2. He failed to attach significant weight to the expert evidence on the severity of the claimant’s VWF.
  3. He failed to understand the principle that, to be entitled to a services award under the scheme, Mr Perry did not have to be disabled completely from carrying out every aspect of a category of task.
  4. The judge’s conclusion that Mr Perry had not honestly met the factual matrix was wrong.
  5. The judge failed to make proper allowance for Mr Perry’s “lack of sophistication”.
  6. Raleys omitted to put forward his allegations of dishonesty to Mr Perry.

The Court of Appeal decision

The Court of Appeal unanimously allowed Mr Perry’s appeal.

Gloster LJ giving the leading judgment found that this was a “very rare” case where an appellate court should interfere with the factual conclusions of the trial judge. Her reasons for this were:

  1. The judge made a material error of law in his approach to determining the issue of causation as to whether Mr Perry would have made a claim.
  2. He wrongly assumed that the burden of proof was on Mr Perry.
  3. He failed to consider or misunderstood, relevant evidence.
  4. He could not reasonably explain or justify his decision.

Gloster LJ concluded that the trial judge was “wholly wrong” to carry out a determination on the balance of probabilities as to whether Mr Perry would have succeeded in his services claim against the DTI.

Additionally, it was held that the trial judge based his conclusions entirely on ‘partial and unsatisfactory cross-examination of the claimant’, rather than expert medical evidence.

Gloster LJ expressed concerns that it is too easy for solicitors and their insurers to raise large obstacles to claimants. In her view, this is intellectually unsound and requires court intervention.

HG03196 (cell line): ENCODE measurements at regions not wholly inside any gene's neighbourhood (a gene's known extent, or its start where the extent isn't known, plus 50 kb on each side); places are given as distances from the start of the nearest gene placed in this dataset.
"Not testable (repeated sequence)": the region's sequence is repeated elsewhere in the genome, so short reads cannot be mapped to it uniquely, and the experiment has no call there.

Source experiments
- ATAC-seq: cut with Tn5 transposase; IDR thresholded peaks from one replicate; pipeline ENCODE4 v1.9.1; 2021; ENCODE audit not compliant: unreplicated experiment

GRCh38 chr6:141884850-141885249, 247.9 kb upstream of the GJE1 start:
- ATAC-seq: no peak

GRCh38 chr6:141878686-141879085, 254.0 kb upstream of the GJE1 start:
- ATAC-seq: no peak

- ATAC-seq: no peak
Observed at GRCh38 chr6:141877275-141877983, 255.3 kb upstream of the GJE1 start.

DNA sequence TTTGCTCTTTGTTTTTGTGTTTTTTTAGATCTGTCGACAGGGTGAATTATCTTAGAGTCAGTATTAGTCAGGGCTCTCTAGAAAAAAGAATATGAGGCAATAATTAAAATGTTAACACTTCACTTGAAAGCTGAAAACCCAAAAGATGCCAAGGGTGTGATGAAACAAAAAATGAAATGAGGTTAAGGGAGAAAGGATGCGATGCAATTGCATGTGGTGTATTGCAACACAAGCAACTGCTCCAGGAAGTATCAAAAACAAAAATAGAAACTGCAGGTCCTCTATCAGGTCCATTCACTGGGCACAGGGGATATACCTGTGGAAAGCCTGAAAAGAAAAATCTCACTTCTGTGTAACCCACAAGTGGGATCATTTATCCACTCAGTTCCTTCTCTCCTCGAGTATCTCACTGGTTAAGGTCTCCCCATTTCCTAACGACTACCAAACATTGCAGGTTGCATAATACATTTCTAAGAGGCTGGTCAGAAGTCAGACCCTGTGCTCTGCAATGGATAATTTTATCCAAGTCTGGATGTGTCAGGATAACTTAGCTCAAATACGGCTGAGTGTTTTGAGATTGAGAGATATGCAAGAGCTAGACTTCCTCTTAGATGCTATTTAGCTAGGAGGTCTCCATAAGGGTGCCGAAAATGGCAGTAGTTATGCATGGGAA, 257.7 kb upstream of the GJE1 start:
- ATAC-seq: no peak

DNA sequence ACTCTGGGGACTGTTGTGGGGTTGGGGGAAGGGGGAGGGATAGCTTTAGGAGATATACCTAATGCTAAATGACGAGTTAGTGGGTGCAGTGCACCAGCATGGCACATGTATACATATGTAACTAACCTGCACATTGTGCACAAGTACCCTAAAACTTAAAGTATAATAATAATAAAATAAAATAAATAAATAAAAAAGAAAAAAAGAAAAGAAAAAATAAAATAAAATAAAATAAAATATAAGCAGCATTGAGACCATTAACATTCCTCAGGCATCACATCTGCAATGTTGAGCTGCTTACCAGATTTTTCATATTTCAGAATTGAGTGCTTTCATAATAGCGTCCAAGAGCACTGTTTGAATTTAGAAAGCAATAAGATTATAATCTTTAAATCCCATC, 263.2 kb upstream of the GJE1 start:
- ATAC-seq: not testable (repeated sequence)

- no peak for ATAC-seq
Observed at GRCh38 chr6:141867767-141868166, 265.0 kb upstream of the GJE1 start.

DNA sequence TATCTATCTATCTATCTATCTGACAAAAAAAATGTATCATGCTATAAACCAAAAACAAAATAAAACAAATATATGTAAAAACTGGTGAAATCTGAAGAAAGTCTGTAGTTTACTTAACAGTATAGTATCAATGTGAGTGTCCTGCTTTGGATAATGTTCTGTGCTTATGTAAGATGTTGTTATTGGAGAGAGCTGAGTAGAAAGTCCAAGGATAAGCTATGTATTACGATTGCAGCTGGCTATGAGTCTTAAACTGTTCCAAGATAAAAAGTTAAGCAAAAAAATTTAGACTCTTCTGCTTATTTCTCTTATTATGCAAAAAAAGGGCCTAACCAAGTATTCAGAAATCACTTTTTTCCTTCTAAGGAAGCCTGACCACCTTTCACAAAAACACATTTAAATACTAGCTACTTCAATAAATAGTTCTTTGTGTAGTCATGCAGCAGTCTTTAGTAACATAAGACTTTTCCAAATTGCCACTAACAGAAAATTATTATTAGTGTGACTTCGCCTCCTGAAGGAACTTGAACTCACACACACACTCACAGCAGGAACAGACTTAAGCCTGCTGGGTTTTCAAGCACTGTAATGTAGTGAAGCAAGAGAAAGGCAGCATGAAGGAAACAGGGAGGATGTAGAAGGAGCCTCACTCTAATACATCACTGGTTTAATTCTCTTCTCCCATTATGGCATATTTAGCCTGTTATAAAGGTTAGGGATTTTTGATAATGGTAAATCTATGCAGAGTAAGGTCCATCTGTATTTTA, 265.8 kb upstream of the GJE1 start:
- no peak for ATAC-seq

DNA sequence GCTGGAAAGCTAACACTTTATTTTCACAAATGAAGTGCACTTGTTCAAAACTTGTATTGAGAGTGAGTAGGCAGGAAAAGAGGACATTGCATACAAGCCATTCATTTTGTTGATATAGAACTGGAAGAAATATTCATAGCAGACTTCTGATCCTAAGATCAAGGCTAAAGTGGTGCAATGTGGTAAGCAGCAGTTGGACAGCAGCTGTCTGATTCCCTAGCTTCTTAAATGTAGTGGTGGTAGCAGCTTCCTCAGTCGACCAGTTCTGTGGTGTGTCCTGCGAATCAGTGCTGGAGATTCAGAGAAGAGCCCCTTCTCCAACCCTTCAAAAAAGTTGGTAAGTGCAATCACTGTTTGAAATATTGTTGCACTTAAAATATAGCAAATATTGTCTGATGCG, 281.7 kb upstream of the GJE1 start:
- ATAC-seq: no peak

Damages were quantified in the agreed sum of £14,556.15, plus interest at the rate of 8% per annum for the period from the date by which any services claim would have been determined under the scheme.

This case highlights some of the difficulties facing claimants in relation to professional negligence claims where they are required to establish causation against solicitors on the basis of their negligent advice or omission, particularly where that negligent advice resulted in the underlying claim not being pursued.

The judgment in Perry v Raley Solicitors confirms that the way in which a court will decide such cases is by assessing the prospects of success of the underlying claim. The court will then make an award for damages applying a percentage discount to reflect the chance of the underlying claim failing. The judge confirmed that in these cases the court should not conduct a “trial within a trial”.

What is interesting to note is that the defendant’s insurers were criticised by the court for putting the claimant to proof on every aspect of the underlying claim. It was held that this approach is not appropriate where negligence has already been admitted or proven. This will be of some comfort for those acting for claimants.